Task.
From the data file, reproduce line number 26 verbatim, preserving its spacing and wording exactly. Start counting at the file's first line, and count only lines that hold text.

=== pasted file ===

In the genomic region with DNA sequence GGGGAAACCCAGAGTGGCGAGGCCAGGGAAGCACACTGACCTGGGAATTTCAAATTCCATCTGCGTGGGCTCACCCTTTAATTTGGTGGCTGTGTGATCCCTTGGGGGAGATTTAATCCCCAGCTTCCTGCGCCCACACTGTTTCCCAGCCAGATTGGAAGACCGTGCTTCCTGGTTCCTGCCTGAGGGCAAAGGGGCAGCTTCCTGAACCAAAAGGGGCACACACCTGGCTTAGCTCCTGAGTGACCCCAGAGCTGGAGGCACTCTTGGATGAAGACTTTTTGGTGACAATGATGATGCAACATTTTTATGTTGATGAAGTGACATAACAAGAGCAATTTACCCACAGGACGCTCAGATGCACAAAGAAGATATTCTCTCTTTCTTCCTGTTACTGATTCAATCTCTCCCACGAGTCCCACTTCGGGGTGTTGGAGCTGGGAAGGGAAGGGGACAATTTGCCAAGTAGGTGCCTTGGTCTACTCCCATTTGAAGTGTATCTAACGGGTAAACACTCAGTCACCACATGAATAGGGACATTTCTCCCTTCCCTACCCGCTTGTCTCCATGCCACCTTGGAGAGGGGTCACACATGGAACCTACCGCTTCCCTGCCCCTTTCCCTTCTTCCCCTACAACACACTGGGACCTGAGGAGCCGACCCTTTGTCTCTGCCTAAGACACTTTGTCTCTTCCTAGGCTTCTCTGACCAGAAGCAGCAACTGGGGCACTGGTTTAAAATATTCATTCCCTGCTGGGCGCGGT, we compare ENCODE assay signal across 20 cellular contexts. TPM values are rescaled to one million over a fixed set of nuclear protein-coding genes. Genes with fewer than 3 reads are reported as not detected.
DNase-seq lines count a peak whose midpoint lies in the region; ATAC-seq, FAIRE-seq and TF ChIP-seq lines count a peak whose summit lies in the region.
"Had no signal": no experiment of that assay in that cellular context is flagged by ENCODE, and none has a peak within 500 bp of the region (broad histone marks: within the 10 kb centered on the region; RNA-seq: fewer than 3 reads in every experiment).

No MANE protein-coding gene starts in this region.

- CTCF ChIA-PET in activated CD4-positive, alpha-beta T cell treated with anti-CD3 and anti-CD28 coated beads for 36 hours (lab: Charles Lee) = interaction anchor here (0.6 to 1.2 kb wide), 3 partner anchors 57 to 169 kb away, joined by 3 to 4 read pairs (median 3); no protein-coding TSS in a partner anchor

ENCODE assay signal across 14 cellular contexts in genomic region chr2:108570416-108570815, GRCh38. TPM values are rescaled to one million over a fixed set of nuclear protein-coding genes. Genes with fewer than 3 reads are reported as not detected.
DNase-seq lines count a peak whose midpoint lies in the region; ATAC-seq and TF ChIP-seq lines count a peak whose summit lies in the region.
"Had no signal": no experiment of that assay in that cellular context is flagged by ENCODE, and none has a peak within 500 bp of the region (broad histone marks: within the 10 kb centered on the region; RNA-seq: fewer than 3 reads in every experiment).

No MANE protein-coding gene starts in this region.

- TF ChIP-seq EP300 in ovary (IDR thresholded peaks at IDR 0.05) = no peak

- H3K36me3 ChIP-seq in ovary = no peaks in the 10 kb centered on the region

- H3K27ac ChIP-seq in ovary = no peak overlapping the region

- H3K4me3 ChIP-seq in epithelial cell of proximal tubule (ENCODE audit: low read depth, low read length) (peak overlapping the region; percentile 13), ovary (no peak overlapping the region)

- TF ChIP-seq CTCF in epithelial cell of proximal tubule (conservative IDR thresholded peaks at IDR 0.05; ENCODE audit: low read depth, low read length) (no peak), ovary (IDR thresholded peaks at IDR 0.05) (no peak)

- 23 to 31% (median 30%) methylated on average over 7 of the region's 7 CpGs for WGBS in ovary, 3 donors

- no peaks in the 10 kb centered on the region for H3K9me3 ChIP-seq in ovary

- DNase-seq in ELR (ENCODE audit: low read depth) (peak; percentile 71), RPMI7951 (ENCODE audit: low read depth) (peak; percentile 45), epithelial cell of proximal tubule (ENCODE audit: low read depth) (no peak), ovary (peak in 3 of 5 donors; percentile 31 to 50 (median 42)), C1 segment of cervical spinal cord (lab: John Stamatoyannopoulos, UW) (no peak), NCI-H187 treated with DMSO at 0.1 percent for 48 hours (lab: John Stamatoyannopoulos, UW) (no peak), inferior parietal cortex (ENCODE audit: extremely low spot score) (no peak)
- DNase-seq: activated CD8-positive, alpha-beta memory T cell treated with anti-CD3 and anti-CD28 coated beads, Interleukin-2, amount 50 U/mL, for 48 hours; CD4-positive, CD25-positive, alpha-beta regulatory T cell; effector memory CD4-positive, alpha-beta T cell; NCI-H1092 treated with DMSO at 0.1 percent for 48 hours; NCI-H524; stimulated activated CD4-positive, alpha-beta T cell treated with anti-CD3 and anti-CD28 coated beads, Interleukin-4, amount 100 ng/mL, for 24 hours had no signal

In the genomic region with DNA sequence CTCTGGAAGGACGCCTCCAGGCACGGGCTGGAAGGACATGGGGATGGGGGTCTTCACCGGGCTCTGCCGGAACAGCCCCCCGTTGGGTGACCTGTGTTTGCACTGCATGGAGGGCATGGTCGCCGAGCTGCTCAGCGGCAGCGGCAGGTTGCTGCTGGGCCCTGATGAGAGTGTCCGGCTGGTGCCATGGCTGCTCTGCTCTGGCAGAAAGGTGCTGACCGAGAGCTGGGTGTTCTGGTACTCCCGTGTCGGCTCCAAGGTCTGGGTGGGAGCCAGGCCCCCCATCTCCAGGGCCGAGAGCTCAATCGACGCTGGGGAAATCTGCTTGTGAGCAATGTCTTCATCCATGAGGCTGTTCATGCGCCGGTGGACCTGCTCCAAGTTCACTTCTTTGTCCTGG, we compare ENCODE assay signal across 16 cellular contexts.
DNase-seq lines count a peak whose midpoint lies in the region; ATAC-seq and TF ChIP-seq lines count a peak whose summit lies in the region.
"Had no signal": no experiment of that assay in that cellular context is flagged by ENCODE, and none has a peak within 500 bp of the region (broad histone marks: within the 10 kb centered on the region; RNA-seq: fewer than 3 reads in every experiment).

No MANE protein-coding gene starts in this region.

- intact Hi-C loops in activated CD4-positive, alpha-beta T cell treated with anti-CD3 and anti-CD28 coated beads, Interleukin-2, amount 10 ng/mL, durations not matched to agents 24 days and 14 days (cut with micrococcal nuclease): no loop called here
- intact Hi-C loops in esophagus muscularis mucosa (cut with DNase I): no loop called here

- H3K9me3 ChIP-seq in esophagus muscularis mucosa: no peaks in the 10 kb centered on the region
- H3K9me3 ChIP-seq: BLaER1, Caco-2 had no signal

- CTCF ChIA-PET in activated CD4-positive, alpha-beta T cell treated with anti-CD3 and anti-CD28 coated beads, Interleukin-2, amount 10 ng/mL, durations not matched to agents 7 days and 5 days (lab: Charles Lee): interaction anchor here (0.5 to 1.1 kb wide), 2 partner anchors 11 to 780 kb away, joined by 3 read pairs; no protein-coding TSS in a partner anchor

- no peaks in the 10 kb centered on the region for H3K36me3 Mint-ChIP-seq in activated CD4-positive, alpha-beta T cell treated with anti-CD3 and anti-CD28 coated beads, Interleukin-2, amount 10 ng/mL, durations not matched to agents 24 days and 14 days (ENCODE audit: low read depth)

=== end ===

- H3K9me3 ChIP-seq: BLaER1, Caco-2 had no signal